Twining, Richard (DNB00)

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TWINING, RICHARD (1749–1824), director of the East India Company and head of the old tea business in the Strand, descended from a family which can be traced from the beginning of the fifteenth century at Tewkesbury, near which is the village of Twining. For over two centuries the family lived in the vale of Evesham, at Pershore, and at Painswick in Gloucestershire, where the parish register contains 102 Twining baptisms between 1551 and 1798. From Painswick Thomas Twining, born in 1675, went to London with his father; he settled first in St. Giles's, Cripplegate, and then about 1710 founded the tea business at Tom's coffee-house, Devereux Court, Strand, where it is still carried on. He was a freeman of the Weavers' Company. On his death in 1741 his only son Daniel succeeded to the business, and, having twice married, left three sons, Thomas [q. v.], Richard, and John.

Richard (Daniel's son by his second wife, Mary Little) was born at Devereux Court in 1749, and educated at Eton. He entered the tea business at the age of sixteen, succeeded to the entire management in 1771 (joined eleven years later by his brother John), and participated in the extraordinary development of the tea trade caused by the operation of Pitt's Commutation Act in 1784–6, during the drafting of which the minister repeatedly consulted him. The result of the sweeping reduction of the tea duty by this act was the practical extinction of tea smuggling, which had been previously carried on extensively in Holland. In 1793 Twining was elected a director of the East India Company. He had previously published three papers of ‘Remarks’ on the tea trade of the company, and one of his first acts was to carry a self-denying motion prohibiting directors from trading with India; he took a prominent part in the affairs of the court until his resignation in 1816 in consequence of weakened health. He was a considerable traveller, and his tours on the continent and in England formed the subject of copious journals and letters to his half-brother Thomas, extracts from which were published by his grandson, the present Richard Twining, in 1887, with the title of ‘Selections from Papers of the Twining Family.’ They show scholarship, considerable reading, and humour. He died on 23 April 1824.

By his marriage, in 1771, to Mary Aldred of Norwich, he had six sons and four daughters. The eldest son, Richard Twining (1772–1857), born on 5 May 1772 at Devereux Court, Strand, was educated under Samuel Parr [q. v.] at Norwich grammar school, and in 1794 entered the tea business, to which he devoted seventy years of almost unremitting labour until within five weeks of his death on 14 Oct. 1857. He was appointed chairman of the committee of by-laws at the East India House, and, carrying on the scholarly habits of his father and uncle, was an old member of the Society of Arts and a fellow of the Royal Society. By his marriage to Elizabeth Mary, daughter of the Rev. John Smythies, on 5 May 1802, he had nine children, of whom the eldest son, Richard, succeeded to the business, and edited his grandfather's and granduncle's correspondence.

The second Richard Twining's daughter, Elizabeth Twining (1805–1889), promoted many philanthropic and educational schemes, was the first to organise ‘mothers' meetings’ in London, took part in founding Bedford College for girls, and during her residence at the old family ‘Dial House’ at Twickenham restored the parish almshouses and established St. John's Hospital. Besides numerous religious and philanthropical writings, such as ‘Ten Years in a Ragged School’ (1857) and ‘Readings for Mothers' Meetings,’ the earliest publication of its kind, she wrote and painted various botanical works, of which the most remarkable was ‘Illustrations of the Natural Orders of Plants’ (2 vols. fol. coloured plates, 1849; 2nd edit. 2 vols. 8vo, 1868).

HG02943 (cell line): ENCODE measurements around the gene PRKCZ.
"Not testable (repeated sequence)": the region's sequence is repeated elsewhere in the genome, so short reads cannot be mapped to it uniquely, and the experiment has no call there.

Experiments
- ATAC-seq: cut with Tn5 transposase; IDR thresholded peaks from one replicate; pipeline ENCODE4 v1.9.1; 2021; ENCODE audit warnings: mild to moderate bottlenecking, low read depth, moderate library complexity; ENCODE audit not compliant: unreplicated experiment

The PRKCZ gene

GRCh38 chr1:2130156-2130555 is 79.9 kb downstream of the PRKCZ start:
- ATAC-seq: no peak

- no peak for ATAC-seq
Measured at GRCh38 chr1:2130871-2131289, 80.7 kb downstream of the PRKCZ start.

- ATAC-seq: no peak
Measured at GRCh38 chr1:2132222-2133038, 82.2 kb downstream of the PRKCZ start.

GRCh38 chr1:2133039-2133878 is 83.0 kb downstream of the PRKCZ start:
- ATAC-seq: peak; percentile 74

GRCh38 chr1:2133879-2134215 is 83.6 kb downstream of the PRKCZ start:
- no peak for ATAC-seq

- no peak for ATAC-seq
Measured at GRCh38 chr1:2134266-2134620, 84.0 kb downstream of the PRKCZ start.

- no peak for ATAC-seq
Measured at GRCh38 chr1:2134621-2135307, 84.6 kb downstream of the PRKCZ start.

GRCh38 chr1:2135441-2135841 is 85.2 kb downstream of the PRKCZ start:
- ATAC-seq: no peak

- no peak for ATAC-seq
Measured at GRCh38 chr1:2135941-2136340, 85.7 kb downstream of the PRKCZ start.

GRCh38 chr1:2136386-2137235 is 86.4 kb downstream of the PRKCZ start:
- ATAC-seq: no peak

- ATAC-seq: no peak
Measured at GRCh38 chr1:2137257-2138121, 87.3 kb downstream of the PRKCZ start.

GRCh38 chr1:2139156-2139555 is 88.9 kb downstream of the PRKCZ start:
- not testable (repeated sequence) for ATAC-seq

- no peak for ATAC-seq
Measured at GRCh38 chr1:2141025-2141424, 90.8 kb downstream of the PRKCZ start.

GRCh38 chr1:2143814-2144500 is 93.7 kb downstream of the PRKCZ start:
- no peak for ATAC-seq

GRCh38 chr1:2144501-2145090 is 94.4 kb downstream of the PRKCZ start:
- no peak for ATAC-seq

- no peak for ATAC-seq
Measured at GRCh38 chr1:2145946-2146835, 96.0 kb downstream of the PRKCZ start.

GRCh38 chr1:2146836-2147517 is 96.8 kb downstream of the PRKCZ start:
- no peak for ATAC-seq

The second Richard Twining's younger son, William Twining (1813–1848), educated at Rugby under Arnold, and at Balliol College, Oxford, studied at St. Bartholomew's Hospital, and practised as a physician. He published ‘Some Account of Cretinism and the Instructions for its Cure,’ 1843, and was instrumental in introducing the Abendberg system of idiot asylums into England.

The first Richard Twining's second son, Thomas Twining (1776–1861), born on 27 Jan. 1776, entered the Bengal service of the East India Company in 1792, was employed in the finance department, became acting sub-accountant-general and commissioner of the court of requests, and afterwards resident at Santipore and then of Behar, where Twining-gunge preserves his memory. ‘Travels in India and America a Hundred Years Ago,’ published long afterwards in 1893, records his experiences and his views on ‘the danger of interfering in the religious opinions of the natives of India,’ were printed in four ‘Letters,’ 1795–1808. He was twice married, and died at Twickenham on 25 Dec. 1861. His son Thomas Twining (1806–1895) was an authority on technical education, upon which he published a volume in 1874, besides lectures and reports; he also served on various committees, chiefly in connection with the Society of Arts. Part of his collection of technical drawings and models is now in the South Kensington Museum; but his own technical museum at Twickenham was burnt down in 1871. He died at Twickenham on 16 Feb. 1895.

[Selections from Papers of the Twining Family, ed. Richard Twining, 1887; Recreations and Studies of a Country Clergyman of the Eighteenth Century, ed. Richard Twining, 1882; Some Facts in the History of the Twining Family, by the Rev. W. H. G. Twining and Louisa Twining, for private circulation, 1892, revised edit. 1895, supplement by Louisa Twining, 1893, and pt. iii. 1896, by the same; Gent. Mag. 1824; private information.]

S. L-P.